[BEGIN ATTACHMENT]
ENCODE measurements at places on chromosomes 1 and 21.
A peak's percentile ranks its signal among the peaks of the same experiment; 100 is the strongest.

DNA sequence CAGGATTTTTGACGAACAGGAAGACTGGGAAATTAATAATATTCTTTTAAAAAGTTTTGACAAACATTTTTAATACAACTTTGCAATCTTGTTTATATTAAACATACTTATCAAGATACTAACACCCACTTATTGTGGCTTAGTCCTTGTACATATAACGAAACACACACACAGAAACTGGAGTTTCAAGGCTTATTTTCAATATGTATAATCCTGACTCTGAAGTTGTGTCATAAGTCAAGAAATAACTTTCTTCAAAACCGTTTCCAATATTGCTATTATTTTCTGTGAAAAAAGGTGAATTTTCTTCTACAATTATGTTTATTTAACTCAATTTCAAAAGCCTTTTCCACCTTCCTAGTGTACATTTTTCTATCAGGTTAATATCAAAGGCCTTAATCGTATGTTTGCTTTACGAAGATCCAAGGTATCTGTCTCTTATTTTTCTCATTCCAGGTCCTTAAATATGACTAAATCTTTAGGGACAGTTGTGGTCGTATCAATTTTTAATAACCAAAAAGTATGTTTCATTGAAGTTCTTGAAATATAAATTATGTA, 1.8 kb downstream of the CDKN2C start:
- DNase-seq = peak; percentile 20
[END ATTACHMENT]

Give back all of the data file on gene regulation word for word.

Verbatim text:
ENCODE measurements at places on chromosomes 1 and 21.
A peak's percentile ranks its signal among the peaks of the same experiment; 100 is the strongest.

DNA sequence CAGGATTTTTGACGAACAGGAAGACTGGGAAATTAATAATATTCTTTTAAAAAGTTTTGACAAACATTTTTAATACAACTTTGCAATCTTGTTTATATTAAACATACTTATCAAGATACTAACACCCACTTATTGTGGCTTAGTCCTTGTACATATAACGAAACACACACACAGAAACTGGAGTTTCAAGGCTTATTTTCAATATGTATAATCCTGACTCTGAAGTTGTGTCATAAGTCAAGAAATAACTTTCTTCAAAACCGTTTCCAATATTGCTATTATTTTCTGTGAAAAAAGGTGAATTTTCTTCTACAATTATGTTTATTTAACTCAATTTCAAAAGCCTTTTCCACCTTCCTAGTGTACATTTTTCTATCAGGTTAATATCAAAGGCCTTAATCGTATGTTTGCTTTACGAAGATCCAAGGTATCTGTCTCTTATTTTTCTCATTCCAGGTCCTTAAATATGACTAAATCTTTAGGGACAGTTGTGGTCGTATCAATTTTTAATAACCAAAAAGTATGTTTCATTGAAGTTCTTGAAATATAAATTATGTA, 1.8 kb downstream of the CDKN2C start:
- DNase-seq = peak; percentile 20